Holden Calais 2003 Review
Every time we turn around lately there is another Holden in the road-test garage.
We've had everything from the Vectra to the Rodeo, with a tasty sidetrack into Monaro and HSV country, and now we're back out again with the latest update on the Commodore.
It's no real surprise, because Holden promised 2003 would be the biggest new-model year in its history. It forecast 10 newcomers this year, but even the red team probably didn't expect all the action it has created.
It's still trailing Toyota in the new-car sales race, but it's not for lack of trying. Holden says it's all down to the booming sales of the baby Toyota Echo, and a $14,490 deal it cannot match with its Barina, but that's another story.
This week we're looking at the latest "hero" car in the Holden lineup, the Calais that is the centrepiece of the VY Series II update on the top-selling Commodore.
Most changes to the VYII are minor -- some so small you could not pick the difference -- but substantial tweaking has made it more enjoyable to drive. It's a more youthful approach to prestige motoring.
The latest work has run from the wheels and bodywork to suspension and several little things, including safer "active" headrests similar to the ones first fitted to Saabs.
The changes to the Calais give it a much sportier look and feel, complete with a small airdam and mesh grilles in the nose -- the latest must-have item for any performance car -- which would have been repulsive to old-fashioned Calais customers.
Some say the mid-life tweak is more like a mid-life crisis pack -- looking for the fountain of youth -- or a response to Ford's success with its sportier BA Falcons.
Holden says no to both suggestions, though it admits it's taking all its cars down a sportier road.
That's partly a response to the success of the SS Commodore, which has become an all-time cult car, and also the growing number of young(ish) people who are playing the salary-sacrifice game to get something a bit more enjoyable in the garage.
In the case of the VYII, looking beyond the Calais, that's also meant V8 engines which now come with a minimum of 235 Gen III kilowatts, bigger wheels on almost every model, cruise control and rear reading lamps on the basic Executive, and 245kW V8s for the SS and SV8. But there is not much you can see, unless you're looking at the Calais or one of the latest "hero" colours -- led by the shocking SS-focused purple, called Cosmo.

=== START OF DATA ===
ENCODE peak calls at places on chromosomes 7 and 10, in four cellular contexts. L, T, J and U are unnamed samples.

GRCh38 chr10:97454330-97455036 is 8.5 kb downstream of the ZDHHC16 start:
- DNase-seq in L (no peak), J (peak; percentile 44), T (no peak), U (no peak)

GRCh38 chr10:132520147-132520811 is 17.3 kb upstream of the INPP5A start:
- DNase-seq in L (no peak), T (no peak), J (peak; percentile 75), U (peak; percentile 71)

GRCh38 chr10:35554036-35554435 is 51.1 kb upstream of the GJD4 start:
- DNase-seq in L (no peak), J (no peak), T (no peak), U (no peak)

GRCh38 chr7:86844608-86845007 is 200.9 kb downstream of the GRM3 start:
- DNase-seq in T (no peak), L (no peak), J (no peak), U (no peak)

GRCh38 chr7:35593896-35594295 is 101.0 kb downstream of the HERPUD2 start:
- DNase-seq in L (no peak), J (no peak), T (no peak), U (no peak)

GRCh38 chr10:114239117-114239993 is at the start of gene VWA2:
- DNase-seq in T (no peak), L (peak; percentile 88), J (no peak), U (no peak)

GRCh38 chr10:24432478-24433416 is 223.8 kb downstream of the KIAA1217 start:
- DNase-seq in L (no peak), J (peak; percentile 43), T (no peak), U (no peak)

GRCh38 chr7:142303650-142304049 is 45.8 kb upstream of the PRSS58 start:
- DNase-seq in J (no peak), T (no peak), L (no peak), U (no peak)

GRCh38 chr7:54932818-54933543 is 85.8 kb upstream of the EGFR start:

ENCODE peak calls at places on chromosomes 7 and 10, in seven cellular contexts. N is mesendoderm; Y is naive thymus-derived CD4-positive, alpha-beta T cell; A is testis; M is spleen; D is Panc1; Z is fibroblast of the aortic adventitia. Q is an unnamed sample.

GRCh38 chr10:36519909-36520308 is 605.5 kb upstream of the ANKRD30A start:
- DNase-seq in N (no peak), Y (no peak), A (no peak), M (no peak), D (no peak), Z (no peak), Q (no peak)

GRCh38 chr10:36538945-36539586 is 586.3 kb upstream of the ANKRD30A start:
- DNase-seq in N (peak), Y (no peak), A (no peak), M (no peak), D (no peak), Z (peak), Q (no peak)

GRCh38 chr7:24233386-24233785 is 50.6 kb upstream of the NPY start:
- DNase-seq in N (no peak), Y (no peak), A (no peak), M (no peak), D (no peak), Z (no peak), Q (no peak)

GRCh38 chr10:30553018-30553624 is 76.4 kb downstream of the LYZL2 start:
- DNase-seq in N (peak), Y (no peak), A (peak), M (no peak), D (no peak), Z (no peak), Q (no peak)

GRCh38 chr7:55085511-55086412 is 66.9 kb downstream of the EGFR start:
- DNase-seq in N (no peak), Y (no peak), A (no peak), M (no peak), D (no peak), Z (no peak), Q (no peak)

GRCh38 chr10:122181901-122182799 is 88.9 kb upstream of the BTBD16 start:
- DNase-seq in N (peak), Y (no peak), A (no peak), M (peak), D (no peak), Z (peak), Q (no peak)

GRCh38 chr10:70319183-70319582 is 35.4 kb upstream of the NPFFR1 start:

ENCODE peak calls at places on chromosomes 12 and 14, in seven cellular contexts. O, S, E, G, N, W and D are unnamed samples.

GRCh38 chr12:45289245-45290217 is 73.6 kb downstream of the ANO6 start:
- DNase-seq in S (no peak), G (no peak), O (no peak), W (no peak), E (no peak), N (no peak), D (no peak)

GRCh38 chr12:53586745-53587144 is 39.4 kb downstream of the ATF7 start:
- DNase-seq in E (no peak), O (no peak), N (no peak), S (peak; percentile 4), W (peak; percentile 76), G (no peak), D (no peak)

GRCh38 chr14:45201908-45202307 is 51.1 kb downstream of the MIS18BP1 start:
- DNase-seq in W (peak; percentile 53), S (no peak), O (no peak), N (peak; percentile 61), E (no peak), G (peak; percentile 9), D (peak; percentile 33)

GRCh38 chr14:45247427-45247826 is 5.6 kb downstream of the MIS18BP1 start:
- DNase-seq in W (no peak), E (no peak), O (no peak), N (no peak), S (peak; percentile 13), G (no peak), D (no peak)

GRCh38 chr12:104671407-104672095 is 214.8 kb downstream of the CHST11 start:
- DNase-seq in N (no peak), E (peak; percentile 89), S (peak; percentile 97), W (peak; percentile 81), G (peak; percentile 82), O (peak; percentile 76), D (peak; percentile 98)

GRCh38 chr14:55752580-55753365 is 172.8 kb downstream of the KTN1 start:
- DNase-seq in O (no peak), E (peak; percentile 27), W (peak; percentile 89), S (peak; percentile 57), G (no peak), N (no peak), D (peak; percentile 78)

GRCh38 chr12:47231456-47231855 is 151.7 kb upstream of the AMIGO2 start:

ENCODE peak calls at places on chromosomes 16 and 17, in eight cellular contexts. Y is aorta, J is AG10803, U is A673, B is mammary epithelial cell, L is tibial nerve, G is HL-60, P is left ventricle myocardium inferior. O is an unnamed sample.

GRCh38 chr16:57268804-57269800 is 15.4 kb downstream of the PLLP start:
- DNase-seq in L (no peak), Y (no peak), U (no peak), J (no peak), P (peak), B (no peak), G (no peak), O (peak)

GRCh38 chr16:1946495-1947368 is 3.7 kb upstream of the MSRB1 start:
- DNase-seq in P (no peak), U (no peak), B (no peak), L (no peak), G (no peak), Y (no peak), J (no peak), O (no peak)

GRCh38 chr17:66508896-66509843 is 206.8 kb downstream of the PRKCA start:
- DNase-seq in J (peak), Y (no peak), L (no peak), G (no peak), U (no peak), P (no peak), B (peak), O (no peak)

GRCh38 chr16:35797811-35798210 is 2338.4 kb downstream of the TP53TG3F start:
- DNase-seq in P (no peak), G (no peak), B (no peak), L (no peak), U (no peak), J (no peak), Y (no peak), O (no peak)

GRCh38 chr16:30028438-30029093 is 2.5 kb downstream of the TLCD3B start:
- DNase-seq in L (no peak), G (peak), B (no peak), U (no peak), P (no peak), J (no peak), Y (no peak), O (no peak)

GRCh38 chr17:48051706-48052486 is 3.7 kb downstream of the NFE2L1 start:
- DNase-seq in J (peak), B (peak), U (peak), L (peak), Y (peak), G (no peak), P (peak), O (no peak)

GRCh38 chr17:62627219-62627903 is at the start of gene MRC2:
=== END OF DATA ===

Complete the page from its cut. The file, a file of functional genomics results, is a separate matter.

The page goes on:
On the road
The latest Calais is more enjoyable, all-round. We like the new look and even the steering wheel -- the shaped leather rim really fits your grip and seems tuned for driving.
The body is much more muscular, with the latest 17-inch alloy wheels filling the guards, and the rim design shows Michael Simcoe's team at Fishermens Bend is really having fun with the latest Commodore. They are as distinctive as anything in the after-market shops, just like the whole alloy lineup on VYII.
The front airdam makes the car a little more imposing from the front, though we would have been much happier without the stylish projector-style headlamps. They look classy but don't throw as much light as the units in the basic Executive -- a case of form ahead of function.
On the red-ink side of the ledger, about our only other real beef is with the automatic transmission.
After a week with Ford's latest Fairlane, with its touch-change manual mode, the clunky old auto shift in the test car was a letdown. Major.
The engine, though, was pretty good and the supercharged V6 doesn't seem nearly as gruff as we remembered.
It's still not the sweetest six in the business, but it has solid torque on the bottom end and gives a V8-style surge past 3000 revs.
Range and Specs
|(base)||5.7L, ULP, 4 SP AUTO||$1,995 – 7,990||2003 Holden Calais 2003 (base) Pricing and Specs|